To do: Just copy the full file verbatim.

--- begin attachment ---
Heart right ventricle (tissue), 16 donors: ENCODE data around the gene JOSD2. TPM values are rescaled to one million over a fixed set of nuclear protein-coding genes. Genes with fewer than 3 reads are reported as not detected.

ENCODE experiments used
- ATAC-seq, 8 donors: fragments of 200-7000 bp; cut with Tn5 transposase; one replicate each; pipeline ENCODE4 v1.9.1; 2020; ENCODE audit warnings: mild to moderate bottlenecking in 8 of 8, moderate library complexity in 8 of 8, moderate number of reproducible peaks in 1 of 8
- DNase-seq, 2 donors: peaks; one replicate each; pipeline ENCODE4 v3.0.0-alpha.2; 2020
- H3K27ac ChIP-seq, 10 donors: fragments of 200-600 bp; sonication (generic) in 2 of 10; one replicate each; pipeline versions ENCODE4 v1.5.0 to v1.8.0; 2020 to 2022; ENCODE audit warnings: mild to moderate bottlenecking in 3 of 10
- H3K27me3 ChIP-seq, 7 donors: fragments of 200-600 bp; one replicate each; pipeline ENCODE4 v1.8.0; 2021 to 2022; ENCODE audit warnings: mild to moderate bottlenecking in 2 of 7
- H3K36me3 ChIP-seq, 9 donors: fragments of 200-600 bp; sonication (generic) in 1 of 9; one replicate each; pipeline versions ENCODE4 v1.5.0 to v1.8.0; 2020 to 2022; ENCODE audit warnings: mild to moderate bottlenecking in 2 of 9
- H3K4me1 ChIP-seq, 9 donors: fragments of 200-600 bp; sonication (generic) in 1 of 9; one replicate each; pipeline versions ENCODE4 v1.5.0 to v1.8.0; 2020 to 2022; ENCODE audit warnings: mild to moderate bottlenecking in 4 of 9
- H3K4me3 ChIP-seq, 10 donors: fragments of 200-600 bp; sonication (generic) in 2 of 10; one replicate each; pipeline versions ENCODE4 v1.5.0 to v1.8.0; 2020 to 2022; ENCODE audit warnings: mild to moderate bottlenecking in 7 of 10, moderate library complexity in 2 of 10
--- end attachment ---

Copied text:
Heart right ventricle (tissue), 16 donors: ENCODE data around the gene JOSD2. TPM values are rescaled to one million over a fixed set of nuclear protein-coding genes. Genes with fewer than 3 reads are reported as not detected.

ENCODE experiments used
- ATAC-seq, 8 donors: fragments of 200-7000 bp; cut with Tn5 transposase; one replicate each; pipeline ENCODE4 v1.9.1; 2020; ENCODE audit warnings: mild to moderate bottlenecking in 8 of 8, moderate library complexity in 8 of 8, moderate number of reproducible peaks in 1 of 8
- DNase-seq, 2 donors: peaks; one replicate each; pipeline ENCODE4 v3.0.0-alpha.2; 2020
- H3K27ac ChIP-seq, 10 donors: fragments of 200-600 bp; sonication (generic) in 2 of 10; one replicate each; pipeline versions ENCODE4 v1.5.0 to v1.8.0; 2020 to 2022; ENCODE audit warnings: mild to moderate bottlenecking in 3 of 10
- H3K27me3 ChIP-seq, 7 donors: fragments of 200-600 bp; one replicate each; pipeline ENCODE4 v1.8.0; 2021 to 2022; ENCODE audit warnings: mild to moderate bottlenecking in 2 of 7
- H3K36me3 ChIP-seq, 9 donors: fragments of 200-600 bp; sonication (generic) in 1 of 9; one replicate each; pipeline versions ENCODE4 v1.5.0 to v1.8.0; 2020 to 2022; ENCODE audit warnings: mild to moderate bottlenecking in 2 of 9
- H3K4me1 ChIP-seq, 9 donors: fragments of 200-600 bp; sonication (generic) in 1 of 9; one replicate each; pipeline versions ENCODE4 v1.5.0 to v1.8.0; 2020 to 2022; ENCODE audit warnings: mild to moderate bottlenecking in 4 of 9
- H3K4me3 ChIP-seq, 10 donors: fragments of 200-600 bp; sonication (generic) in 2 of 10; one replicate each; pipeline versions ENCODE4 v1.5.0 to v1.8.0; 2020 to 2022; ENCODE audit warnings: mild to moderate bottlenecking in 7 of 10, moderate library complexity in 2 of 10